ORCID Identifier(s)


Graduation Semester and Year




Document Type


Degree Name

Doctor of Philosophy in Quantitative Biology



First Advisor

Matthew K Fujita


Clonal lineages are expected to experience a decline in fitness over time due to their inability to decouple deleterious and beneficial alleles. Individually, however, asexual populations pass twice as much of their DNA per generation as sexual lineages. This balancing act between Muller's Ratchet and the lack of the two-fold cost of sex in asexuals brings significant scientific intrigue to instances of asexual populations. Among vertebrates, squamates (and mainly lizards) are uniquely capable of true parthenogenesis whereby females reproduce without males. These lineages are always hybrid, as is the case with parthenogenetic Aspidoscelis lizards (Teiidae). In particular, the checkered whiptail lizard A. tesselata exhibits phenotypic diversity in color and scalation. This could be caused by multiple hybrid origins, genetic input from other clades (hybridization or lateral gene transfer), gene conversion, epigenetics, or mutation. De novo mutations are generally called upon as the main source of variation in clonal parthenoforms, but this hypothesis remains largely untested A. tesselata. Here, we investigate three topics pertaining to diversity in clonal A. tesselata and other whiptails: 1) A. tesselata may have arisen by multiple hybrid origin events; 2) A. dixoni, a close relative of A. tesselata, is a post-formational lineage derived from A. tesselata, with a description of a new population from northern Texas; and 3) using a newly sequenced and facultatively parthenogenetic Aspidoscelis genome, homogeneous regions of the genome (i.e., isochores) in Aspidoscelis are intermediate in diversity between genomes with high and low isochore diversity. Using ddRADseq, mitochondrial genomes, and ecological niche modeling, we found A. tesselata originated from limited origins – estimated one or two – and that this occurred 134.3–588.2 thousand years before present (95% HPD). Additionally, diploid A. tesselata are paraphyletic without including A. dixoni. Finally, we recover a spread of genomic heterogeneity across four groups of vertebrates and found intermediate isochoric diversity within Aspidoscelis compared to the Anolis carolinensis and Homo sapiens genomes.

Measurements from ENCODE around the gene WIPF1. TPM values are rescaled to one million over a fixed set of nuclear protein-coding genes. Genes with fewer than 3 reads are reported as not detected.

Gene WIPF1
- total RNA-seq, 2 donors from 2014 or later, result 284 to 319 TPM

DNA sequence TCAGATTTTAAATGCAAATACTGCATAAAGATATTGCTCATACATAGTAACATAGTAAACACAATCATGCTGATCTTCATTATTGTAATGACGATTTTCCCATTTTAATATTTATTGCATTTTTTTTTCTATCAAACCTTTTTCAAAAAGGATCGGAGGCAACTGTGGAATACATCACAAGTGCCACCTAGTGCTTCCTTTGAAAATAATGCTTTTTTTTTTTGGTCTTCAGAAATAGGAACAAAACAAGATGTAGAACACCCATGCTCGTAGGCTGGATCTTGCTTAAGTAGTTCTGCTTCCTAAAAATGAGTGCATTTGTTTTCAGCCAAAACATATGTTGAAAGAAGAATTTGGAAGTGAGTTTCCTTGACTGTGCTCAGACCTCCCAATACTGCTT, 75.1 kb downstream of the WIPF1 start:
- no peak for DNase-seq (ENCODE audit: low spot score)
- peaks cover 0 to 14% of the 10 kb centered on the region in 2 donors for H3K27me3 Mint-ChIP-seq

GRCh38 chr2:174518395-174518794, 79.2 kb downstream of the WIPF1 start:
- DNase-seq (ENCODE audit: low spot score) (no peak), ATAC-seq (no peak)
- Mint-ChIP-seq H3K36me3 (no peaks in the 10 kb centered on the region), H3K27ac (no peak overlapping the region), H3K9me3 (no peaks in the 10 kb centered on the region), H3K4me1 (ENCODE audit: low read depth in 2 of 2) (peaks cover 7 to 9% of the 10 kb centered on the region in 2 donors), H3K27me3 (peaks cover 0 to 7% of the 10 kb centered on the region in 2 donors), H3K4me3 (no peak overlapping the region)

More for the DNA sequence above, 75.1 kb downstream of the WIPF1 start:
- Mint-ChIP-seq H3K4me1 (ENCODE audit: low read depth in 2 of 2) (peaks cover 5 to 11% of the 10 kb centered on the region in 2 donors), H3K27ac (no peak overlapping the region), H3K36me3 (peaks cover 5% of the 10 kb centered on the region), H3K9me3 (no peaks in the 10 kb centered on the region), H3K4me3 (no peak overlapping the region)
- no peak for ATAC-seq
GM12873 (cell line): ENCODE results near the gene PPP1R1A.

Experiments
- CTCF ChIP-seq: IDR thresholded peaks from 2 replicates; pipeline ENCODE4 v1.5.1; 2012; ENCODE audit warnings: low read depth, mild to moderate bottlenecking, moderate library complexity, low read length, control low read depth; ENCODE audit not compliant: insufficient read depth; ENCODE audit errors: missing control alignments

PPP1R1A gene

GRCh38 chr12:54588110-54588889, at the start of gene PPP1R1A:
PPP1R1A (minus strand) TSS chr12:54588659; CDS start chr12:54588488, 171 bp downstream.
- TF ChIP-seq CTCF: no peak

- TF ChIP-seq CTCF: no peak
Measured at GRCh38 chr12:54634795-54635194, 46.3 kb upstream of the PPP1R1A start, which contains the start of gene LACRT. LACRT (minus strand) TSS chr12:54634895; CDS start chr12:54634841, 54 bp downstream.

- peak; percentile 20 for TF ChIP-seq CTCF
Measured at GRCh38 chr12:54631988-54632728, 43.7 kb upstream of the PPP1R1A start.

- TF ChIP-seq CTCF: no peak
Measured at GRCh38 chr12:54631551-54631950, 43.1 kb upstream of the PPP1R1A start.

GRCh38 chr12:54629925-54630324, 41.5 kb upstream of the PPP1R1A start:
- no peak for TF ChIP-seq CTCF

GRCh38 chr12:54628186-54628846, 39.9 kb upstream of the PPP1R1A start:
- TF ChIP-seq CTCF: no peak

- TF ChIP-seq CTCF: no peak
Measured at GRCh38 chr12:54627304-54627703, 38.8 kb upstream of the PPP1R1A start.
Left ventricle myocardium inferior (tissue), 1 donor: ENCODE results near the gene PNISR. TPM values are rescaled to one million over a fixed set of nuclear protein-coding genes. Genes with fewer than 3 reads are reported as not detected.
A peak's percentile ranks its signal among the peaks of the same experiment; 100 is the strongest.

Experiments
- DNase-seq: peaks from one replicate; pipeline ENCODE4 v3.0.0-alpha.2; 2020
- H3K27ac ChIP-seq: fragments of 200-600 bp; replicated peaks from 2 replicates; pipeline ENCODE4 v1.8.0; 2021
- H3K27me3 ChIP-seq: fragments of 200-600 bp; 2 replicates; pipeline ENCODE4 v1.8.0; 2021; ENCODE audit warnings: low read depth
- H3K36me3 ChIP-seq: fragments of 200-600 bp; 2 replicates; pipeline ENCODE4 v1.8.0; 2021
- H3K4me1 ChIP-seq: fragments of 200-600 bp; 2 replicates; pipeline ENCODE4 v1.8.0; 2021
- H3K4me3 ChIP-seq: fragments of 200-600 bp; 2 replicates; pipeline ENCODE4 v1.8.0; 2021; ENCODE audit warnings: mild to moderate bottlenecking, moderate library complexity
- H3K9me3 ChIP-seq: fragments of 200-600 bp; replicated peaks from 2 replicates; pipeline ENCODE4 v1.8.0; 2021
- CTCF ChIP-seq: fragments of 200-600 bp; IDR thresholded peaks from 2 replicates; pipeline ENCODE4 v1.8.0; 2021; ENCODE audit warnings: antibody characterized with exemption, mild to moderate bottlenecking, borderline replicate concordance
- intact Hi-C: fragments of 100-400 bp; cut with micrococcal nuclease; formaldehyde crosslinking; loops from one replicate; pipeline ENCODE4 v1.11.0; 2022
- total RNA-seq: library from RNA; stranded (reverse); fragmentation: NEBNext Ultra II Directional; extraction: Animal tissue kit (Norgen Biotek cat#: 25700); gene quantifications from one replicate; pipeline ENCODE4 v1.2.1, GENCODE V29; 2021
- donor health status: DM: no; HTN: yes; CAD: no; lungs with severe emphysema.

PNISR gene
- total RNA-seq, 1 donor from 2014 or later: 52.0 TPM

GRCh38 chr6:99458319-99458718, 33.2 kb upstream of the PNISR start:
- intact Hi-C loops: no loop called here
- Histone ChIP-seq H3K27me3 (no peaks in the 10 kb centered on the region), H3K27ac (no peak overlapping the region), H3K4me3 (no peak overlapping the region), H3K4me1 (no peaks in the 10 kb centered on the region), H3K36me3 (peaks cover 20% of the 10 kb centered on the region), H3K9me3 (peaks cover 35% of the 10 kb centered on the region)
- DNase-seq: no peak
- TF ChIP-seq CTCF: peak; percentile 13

Aspidoscelis, Whiptail, Parthenogenesis, Evolution, Population genetics, Phylogenetics, Isochore, Genome, RADseq, ENM, Niche model, Reptile, Lizard, Teiidae, Aspidoscelis tesselata, Aspidoscelis marmorata, Aspidoscelis gularis, Aspidoscelis dixoni


Biology | Life Sciences


Degree granted by The University of Texas at Arlington

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